• Modify the HTTP header response (such as including an X-Robots-Tag)
  • Modify the robots.txt file (including the robots.txt file on Shopify)
  • Implement a JavaScript pre-rendering solution
  • Collecting server log files (including logs from Salesforce CC/Demandware)
  • Inject new content
  • Overwrite existing content (including meta titles, descriptions and body content)
  • Implementing schema markup
  • Implementing hreflang (and mapping it across multiple platforms and ccTLDs not on a single database structure)

And we’ve also been testing AB testing, as well as being able to test website migrations (such as new templates, changing platforms) without doing a full migration.

In what situations is Edge SEO useful?

For many, edge SEO offers no tangible value other than a new thing to test, or a new luxury tool. For a number of SEOs and in-house digital teams however, it can revolutionise their SEO campaigns.

There are a number of real-world struggles faced, and a lot of them unique to bespoke platforms, legacy tech stacks or how the stacks are configured. There’s also the issue of unhelpful, gatekeeper developers (in some cases).

Edge SEO can help navigate these issues for as long as the domain is on Cloudflare, you can implement changes on the edge agnostic of the tech stack, developer availability, or platform restrictions.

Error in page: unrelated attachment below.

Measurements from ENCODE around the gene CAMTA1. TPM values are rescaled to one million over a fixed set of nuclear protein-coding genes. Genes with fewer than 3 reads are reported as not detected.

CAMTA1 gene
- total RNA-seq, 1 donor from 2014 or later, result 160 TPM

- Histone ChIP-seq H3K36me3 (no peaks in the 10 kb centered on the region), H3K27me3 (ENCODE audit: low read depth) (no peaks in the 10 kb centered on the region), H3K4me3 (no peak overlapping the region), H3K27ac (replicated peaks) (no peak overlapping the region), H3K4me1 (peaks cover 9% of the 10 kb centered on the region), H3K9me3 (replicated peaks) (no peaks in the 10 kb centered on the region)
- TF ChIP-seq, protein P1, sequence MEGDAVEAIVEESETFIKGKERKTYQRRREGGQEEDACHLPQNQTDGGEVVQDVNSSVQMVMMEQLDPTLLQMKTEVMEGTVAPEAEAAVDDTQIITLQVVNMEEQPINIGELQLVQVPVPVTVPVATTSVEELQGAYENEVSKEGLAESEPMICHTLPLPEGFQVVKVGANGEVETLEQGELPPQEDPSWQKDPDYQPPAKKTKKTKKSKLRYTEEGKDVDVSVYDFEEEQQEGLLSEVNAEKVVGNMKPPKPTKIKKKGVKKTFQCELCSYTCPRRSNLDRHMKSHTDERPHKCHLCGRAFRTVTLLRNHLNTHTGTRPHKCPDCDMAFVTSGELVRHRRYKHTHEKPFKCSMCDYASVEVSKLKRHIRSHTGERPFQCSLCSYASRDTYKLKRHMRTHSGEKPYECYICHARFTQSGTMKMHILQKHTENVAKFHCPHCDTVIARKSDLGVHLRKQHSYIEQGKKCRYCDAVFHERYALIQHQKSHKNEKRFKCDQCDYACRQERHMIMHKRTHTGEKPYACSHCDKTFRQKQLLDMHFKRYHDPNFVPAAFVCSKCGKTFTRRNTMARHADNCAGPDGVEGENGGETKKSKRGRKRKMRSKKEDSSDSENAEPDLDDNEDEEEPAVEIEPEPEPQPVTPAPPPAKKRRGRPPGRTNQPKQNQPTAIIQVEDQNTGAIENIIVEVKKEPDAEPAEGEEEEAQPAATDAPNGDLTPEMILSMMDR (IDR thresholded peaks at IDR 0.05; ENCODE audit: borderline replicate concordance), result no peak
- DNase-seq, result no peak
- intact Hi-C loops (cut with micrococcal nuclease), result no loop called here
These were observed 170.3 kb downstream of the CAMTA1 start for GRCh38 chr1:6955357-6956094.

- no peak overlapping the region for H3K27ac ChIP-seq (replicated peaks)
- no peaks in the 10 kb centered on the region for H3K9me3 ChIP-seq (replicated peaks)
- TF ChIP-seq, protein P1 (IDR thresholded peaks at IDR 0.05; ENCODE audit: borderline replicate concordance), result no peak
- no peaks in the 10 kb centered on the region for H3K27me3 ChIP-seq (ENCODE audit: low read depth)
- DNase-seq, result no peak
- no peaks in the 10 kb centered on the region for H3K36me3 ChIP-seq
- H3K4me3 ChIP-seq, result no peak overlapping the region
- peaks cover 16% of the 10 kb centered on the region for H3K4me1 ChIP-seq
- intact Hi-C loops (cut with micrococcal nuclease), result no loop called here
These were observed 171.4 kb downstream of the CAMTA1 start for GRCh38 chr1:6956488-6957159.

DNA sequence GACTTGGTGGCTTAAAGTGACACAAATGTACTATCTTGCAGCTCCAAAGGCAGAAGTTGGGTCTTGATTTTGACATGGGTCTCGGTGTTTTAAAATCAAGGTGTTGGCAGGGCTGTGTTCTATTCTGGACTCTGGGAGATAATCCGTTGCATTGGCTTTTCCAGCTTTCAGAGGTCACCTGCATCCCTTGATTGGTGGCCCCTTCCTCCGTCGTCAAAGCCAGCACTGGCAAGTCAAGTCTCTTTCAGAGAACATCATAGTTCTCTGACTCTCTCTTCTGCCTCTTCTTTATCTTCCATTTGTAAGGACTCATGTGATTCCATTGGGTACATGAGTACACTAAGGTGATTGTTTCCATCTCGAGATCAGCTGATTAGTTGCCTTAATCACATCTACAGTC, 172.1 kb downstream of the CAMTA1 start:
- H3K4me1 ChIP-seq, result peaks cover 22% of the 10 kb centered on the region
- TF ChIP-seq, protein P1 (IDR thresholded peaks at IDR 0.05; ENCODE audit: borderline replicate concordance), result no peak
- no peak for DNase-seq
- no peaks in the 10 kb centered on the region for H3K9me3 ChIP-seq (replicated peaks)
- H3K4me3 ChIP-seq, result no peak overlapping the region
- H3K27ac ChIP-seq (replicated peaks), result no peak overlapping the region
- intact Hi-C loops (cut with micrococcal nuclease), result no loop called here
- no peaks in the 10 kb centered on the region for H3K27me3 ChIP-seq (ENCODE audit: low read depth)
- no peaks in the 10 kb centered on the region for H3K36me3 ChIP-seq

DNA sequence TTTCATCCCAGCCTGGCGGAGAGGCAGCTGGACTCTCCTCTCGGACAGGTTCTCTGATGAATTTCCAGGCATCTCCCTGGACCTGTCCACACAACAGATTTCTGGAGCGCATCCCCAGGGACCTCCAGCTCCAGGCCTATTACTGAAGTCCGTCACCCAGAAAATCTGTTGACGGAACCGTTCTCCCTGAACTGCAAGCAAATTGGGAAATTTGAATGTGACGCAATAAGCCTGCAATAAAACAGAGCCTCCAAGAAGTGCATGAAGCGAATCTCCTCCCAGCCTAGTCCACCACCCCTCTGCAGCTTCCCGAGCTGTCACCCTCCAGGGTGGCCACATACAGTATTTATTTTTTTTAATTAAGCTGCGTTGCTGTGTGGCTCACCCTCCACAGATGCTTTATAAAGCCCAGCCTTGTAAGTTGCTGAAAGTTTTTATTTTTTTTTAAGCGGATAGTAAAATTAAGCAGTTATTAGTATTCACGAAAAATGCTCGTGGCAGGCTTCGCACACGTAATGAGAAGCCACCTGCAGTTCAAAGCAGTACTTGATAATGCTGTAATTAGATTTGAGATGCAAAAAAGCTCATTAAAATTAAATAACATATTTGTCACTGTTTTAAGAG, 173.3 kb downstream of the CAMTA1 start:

Some of the use cases we’ve been working with a group of beta testers on include modifying the robots.txt file on Shopify websites, and collecting server log files on Salesforce CommerceCloud / Demandware.

How does Sloth compare to Distilled’s ODN?

Sloth and ODN are two different tools, as Sloth is just a code generator and management tool that increases the accessibility of edge SEO technologies. Some people are calling this a meta CMS and to an extent it is a management system.

Like Distilled’s ODN, Sloth is platform independent and works in the middle ground between the client and the server. We would say that ODN is a good AB testing solution, however Sloth is designed more for tackling complex problems - such as implementing a standard hreflang across 15 different ccTLDs and languages with all of the sites built on different platforms, or implementing redirects when the physical server has a line limit and can’t handle the requirement.

You talk a lot about Cloudflare, what about other CDNs?